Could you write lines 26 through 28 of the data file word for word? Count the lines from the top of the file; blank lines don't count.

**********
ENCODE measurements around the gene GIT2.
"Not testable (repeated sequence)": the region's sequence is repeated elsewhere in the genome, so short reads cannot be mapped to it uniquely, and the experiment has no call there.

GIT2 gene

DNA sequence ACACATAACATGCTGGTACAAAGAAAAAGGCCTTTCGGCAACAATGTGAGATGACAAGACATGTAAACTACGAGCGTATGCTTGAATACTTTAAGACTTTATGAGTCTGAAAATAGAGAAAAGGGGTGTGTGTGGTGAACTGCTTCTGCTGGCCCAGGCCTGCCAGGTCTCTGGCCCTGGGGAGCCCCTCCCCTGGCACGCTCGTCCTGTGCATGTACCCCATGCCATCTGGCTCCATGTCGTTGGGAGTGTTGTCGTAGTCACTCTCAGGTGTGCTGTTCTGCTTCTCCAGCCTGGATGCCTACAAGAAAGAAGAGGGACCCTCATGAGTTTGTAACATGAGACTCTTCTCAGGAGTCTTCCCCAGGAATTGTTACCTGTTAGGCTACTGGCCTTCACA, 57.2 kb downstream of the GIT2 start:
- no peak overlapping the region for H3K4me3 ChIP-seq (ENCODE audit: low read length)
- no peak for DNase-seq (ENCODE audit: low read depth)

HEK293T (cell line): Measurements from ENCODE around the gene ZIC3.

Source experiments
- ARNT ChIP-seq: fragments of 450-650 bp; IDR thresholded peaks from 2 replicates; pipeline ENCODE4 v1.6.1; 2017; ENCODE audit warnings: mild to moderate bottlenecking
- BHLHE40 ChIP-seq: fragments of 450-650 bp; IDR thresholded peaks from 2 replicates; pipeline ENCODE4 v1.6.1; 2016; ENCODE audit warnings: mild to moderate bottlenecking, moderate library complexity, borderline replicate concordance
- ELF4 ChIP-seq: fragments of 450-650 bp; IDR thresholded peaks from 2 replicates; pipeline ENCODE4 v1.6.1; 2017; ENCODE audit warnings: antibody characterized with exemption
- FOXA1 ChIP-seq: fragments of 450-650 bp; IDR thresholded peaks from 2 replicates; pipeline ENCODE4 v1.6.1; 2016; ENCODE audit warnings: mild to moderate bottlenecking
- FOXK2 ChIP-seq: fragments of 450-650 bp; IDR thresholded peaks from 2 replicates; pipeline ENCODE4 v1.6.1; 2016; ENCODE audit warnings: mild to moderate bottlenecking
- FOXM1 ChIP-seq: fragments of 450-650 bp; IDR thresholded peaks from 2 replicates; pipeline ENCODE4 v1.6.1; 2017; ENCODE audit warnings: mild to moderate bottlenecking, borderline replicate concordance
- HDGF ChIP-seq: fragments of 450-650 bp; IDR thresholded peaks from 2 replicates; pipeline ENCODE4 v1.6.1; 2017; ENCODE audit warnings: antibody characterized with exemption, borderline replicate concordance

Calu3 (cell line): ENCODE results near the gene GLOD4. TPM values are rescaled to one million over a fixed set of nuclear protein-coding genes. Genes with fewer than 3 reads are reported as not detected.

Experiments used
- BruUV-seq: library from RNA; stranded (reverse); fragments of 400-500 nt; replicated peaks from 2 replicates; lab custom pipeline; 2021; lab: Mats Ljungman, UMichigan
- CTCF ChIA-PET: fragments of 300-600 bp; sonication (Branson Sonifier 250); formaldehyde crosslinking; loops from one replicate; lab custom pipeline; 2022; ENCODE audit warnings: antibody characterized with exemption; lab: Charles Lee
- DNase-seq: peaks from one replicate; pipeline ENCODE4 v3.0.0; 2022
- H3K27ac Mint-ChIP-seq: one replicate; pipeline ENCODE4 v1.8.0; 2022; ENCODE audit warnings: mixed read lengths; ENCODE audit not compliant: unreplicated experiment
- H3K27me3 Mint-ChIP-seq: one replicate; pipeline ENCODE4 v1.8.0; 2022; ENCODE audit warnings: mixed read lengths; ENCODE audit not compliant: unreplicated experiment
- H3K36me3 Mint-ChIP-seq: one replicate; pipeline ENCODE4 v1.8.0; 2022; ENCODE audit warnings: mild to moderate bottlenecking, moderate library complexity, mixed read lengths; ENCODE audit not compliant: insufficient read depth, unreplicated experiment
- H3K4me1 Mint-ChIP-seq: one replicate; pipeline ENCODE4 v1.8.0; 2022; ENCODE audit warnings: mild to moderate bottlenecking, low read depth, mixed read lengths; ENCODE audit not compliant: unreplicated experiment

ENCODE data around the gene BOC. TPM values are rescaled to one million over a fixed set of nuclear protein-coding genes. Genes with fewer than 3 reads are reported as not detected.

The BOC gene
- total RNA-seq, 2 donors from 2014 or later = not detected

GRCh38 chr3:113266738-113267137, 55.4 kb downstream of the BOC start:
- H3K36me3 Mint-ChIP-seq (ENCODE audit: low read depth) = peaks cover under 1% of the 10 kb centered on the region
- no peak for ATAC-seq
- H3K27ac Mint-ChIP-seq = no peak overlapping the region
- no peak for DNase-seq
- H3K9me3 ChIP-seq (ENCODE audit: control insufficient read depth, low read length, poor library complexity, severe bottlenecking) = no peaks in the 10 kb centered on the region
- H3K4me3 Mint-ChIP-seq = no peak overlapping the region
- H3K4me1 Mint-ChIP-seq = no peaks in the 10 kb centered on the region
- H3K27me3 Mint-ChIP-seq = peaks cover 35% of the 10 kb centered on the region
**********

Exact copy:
The BOC gene
- total RNA-seq, 2 donors from 2014 or later = not detected

GRCh38 chr3:113266738-113267137, 55.4 kb downstream of the BOC start: